Other painters have followed in his footsteps, for instance Ludvik Eikaas (1920 -). Even though Eikaas is an artist who plays on innumerable different strings, he has also picked up the inheritance from Tunold. In a painting called “Grå Dag” (Grey day) he has painted a west Norwegian farm, enveloped in a rain-heavy atmosphere and surrounded by rain-sodden fields. This is how we can experience Hordaland when the clouds close in on the mountains and transform the landscape into a dark outdoor room. But then a sharp shaft of light may dart over a house gable and create an illuminated, almost supernatural mood in this gloomy darkness. This is another aspect of west Norwegian nature – the light as an unexpected gift.
Rain in itself, as heavy illuminated stripes can also be beautiful. For the textile artist Synnøve Anker Aurdal (1908-) “Regnteppe” (Rain tapestry), the rainy, grey atmosphere itself has become the main subject. Against a surface of grey-black shades with a whole array of subtle contrasts, she has arranged metal lines with pearls. It is difficult to see how better and more explicitly one can depict the rain. The tapestry awakens something within us, it is as if tedious west Norwegian grey weather assumes a new dimension.
Thus, even when heavy clouds weigh down over the Hardanger fjord and create darkness at noon, there is still hope. Rain, mist and clouds have their own attraction that art has taught us to appreciate. And besides, it is the rain that has given us a green colour that even Ireland may envy us, and shades of grey that are far more diverse and interesting than we are aware when we are subject to the worst weather.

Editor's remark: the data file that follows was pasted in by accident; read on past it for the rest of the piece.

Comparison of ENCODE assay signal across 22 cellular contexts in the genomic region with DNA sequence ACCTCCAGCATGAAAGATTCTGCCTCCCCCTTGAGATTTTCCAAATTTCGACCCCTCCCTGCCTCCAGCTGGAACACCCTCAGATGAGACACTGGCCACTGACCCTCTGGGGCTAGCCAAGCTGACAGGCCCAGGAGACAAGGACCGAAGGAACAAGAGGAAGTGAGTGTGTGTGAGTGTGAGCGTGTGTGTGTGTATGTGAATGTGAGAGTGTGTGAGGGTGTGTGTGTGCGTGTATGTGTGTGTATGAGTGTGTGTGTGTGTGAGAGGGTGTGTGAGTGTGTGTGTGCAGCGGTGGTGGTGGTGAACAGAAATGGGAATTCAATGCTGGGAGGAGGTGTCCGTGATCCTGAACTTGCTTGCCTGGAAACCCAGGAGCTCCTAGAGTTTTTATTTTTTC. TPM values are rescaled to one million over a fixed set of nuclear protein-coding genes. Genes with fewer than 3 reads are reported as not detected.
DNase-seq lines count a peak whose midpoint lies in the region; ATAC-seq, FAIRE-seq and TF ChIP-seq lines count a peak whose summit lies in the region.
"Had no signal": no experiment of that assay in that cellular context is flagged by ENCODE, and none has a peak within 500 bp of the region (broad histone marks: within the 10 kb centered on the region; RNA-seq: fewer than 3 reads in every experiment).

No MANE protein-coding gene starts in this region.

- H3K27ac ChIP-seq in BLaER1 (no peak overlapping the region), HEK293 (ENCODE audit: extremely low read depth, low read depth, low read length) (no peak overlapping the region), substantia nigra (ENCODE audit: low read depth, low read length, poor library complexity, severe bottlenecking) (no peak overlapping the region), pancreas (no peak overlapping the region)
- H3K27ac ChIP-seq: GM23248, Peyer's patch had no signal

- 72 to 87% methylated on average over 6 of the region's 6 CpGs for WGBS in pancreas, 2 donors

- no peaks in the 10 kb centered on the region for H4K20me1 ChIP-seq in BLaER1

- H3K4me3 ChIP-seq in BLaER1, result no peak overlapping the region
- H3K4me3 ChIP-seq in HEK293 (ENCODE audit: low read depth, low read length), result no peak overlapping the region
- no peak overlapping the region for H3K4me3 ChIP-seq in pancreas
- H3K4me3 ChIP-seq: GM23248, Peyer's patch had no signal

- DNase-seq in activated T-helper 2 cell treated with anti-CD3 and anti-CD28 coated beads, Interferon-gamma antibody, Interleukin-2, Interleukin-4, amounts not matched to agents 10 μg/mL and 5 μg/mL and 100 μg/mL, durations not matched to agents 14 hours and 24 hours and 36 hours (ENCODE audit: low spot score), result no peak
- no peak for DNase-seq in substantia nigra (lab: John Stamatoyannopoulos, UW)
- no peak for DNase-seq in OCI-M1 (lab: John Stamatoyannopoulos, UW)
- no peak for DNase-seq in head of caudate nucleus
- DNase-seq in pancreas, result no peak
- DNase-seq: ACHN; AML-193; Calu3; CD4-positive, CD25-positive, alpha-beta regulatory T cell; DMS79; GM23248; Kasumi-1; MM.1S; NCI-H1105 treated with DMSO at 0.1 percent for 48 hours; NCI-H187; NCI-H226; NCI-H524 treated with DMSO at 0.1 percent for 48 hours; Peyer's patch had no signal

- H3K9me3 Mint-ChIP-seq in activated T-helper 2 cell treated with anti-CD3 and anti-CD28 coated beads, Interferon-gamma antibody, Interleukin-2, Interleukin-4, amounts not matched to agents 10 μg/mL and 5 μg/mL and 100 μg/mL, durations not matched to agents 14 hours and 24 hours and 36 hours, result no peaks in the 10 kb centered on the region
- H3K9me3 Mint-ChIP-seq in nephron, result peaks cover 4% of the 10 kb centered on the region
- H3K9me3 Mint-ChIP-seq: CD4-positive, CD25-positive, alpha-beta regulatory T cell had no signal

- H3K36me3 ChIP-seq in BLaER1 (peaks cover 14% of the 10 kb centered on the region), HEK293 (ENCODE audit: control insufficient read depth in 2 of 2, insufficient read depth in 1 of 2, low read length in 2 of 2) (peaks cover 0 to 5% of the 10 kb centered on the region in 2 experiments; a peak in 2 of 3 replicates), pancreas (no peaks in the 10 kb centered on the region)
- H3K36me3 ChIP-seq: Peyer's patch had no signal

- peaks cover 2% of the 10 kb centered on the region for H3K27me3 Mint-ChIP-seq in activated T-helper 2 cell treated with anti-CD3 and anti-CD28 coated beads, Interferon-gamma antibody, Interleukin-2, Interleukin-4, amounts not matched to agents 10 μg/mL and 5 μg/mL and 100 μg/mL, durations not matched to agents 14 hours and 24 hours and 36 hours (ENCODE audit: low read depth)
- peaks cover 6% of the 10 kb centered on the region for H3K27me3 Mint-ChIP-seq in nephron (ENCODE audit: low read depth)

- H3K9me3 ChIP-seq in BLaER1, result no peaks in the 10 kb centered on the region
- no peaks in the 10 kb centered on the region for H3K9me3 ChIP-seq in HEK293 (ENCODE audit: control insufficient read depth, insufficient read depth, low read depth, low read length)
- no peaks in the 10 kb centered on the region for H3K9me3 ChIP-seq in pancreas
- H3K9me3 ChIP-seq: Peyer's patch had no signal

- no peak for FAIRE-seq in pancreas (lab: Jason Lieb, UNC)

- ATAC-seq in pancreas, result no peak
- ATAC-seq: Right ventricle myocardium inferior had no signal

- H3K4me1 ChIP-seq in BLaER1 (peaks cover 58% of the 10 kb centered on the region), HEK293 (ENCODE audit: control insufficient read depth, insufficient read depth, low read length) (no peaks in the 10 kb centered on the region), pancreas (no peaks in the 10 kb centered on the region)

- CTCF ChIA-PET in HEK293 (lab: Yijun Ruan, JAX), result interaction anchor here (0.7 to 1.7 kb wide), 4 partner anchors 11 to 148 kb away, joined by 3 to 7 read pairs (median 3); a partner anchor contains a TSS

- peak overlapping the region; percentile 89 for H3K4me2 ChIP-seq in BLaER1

From smoke house to sea and skies
Along the twisty road from Kvanndal to Kvam we pass an old group of buildings; houses with grey and worn cladding, and large, heavy roofs of slate. If we take the time to knock on the door of one of the buildings, like the vicarage in Vikøy we may suddenly find ourselves in a painting by Adolph Tidemand. His arguably best known painting “Haugianerne” (The Haugians) (1847-48) is set inside a smoke house, just like this one. In order to emphasise that Hans Nilsen Hauge, who was an ordinary layman, nevertheless conveyed God’s grace and forgiveness, Tidemand lets a strong shaft of light shine on the preacher from a smoke vent in the roof. This gives the painting a sacral and almost mystical atmosphere, which does not diminish as we feel the rays of the sun outside. The sun becomes a symbol of God.
But – if we take the ferry out on the Hardanger fjord, towards the coast, we encounter another painter, Lars Hertevig (1830-1902). His summer paintings from Tysvær are not just representative of Ryfylke, but of large parts of Sunnhordland. The coast with its low-lying islands and summery light white clouds against a high dominating sky is an agreeable contrast to the mountain-scape of the land behind. Here is space and wide views, not predominantly towards steep mountain walls, but towards an ever changing sky. The clouds race past and assume the strangest forms. And then there’s the light, a blinding light that we notice all the more as we proceed out of the narrow Hardanger fjord. Hertervig has caught all this with confident brushstrokes, even so, a few psychiatrists grumble that this is the work of a madman. It is true that for long periods he was reduced by the illness, but not when he was painting. Then he was the accurate observer.